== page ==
## University Calculus: Early Transcendentals (3rd Edition)

$P(m)=(\frac{1}{m^2},\frac{1}{m})$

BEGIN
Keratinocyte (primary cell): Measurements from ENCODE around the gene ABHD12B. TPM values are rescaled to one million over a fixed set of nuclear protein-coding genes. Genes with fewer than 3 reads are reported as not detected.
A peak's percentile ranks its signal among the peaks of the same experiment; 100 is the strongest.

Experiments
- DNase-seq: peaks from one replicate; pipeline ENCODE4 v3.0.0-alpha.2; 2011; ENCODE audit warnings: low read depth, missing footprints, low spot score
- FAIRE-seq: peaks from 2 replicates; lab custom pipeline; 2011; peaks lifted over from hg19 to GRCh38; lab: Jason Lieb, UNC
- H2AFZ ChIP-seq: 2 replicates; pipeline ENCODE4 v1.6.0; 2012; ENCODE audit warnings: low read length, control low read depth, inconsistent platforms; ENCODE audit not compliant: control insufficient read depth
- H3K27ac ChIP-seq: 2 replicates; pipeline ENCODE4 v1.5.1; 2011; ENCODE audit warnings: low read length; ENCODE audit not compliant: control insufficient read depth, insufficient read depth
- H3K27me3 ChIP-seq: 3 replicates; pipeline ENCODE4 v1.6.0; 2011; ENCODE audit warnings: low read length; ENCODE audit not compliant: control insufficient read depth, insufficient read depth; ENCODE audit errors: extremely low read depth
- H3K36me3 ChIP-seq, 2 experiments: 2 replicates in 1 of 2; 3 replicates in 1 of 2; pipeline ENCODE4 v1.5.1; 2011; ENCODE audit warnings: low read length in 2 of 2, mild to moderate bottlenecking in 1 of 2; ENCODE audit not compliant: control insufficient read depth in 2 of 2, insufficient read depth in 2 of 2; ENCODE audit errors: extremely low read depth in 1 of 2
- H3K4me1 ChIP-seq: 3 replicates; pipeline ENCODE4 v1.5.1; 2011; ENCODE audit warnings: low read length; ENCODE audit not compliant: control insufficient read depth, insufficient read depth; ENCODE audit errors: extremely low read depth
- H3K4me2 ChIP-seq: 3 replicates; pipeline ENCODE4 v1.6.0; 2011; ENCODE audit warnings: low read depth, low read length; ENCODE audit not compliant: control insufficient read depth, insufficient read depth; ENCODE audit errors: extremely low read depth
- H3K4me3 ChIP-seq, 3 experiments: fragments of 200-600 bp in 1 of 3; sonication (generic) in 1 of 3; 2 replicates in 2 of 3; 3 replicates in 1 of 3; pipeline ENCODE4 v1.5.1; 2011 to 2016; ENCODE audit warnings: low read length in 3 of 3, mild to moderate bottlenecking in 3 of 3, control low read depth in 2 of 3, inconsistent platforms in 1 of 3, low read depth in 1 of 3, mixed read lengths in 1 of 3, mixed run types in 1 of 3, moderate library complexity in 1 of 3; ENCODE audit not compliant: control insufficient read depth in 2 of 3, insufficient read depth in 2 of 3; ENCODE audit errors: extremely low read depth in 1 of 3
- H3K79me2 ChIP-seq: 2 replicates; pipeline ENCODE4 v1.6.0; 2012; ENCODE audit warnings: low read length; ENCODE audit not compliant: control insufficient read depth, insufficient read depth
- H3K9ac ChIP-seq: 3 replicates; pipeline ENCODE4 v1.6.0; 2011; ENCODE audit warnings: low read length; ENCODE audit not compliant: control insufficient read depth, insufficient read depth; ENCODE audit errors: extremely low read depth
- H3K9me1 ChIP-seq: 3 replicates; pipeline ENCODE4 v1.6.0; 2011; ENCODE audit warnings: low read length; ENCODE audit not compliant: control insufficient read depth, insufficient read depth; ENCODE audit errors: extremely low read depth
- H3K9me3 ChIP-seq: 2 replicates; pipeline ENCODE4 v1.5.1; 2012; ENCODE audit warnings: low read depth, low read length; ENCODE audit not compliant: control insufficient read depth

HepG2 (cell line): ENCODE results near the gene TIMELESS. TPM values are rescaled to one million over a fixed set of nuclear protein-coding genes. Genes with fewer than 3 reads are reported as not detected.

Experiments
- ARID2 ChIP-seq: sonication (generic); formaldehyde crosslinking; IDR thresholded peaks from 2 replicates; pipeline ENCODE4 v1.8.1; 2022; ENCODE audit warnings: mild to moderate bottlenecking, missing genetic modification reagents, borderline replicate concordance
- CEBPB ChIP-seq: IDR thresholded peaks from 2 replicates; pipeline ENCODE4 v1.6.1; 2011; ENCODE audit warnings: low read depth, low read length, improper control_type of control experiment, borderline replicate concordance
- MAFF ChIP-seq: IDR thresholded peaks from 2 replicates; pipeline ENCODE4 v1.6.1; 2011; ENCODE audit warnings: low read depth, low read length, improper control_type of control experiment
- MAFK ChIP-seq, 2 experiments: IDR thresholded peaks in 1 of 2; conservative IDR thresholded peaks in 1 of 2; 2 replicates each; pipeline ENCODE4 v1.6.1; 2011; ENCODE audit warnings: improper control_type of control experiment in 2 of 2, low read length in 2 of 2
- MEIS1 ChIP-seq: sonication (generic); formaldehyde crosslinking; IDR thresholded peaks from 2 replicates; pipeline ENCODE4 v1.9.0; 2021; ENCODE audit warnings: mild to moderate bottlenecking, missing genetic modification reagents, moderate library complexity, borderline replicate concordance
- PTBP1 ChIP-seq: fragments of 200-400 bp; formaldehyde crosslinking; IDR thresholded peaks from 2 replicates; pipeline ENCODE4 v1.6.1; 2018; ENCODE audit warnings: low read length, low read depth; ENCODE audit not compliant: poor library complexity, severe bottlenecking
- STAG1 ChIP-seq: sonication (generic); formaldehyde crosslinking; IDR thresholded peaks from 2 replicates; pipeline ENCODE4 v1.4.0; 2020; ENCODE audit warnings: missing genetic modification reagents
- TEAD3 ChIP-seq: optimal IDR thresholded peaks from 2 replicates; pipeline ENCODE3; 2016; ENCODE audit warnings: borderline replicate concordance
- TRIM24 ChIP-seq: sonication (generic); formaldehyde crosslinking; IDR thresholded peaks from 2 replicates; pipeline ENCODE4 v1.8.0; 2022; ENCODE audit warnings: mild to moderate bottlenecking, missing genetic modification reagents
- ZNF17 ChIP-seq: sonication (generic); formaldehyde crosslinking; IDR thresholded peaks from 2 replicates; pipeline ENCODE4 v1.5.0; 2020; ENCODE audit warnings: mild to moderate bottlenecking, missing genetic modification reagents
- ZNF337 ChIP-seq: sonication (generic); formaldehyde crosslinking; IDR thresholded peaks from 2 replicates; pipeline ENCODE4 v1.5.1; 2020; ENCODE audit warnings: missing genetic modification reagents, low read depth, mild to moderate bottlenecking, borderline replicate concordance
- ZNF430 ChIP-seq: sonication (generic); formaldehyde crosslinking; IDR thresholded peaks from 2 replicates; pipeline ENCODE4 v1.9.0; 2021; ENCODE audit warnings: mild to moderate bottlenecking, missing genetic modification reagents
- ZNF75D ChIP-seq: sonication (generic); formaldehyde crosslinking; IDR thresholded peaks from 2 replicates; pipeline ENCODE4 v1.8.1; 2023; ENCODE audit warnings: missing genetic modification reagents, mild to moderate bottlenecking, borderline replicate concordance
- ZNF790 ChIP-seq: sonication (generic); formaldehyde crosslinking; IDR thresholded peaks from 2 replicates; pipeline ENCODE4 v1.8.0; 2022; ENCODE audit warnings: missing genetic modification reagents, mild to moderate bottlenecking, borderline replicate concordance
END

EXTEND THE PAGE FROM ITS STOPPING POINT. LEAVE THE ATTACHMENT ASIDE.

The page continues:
$\mathrm{See\: the\:figure\:below}$. Let's say $\ P(a,b)\$ is any point on the graph of $\ f(x)=\sqrt{x}\$. If we input $\ x\$ into the function $\ f(x)=\sqrt{x}\$, we get the corresponding value of $\ y\$ to be $\ \sqrt{x}\$. And, since $\ P\$ is on the graph of the function $\ \sqrt{x}\$, we have a relation for its coordinates. $P=(x,\sqrt{x})$ The slope of the line joining the point $\ P\$ and the origin is $\ m=\frac{\sqrt{x}}{x}.$ After rearranging the equation, we have: $\ m=\frac{\sqrt{x}}{x}$ $\Rightarrow\ m=\frac{1}{\sqrt{x}}$ $\Rightarrow\ \sqrt{x}=\frac{1}{m}$ $\Rightarrow\ x=\frac{1}{m^2}$ So, the coordinates of $\ P\$ as a function of the slope $\ m\$ can be written as: $P(m)=(\frac{1}{m^2},\frac{1}{m})$ where $\ m\$ represents the slope of the line.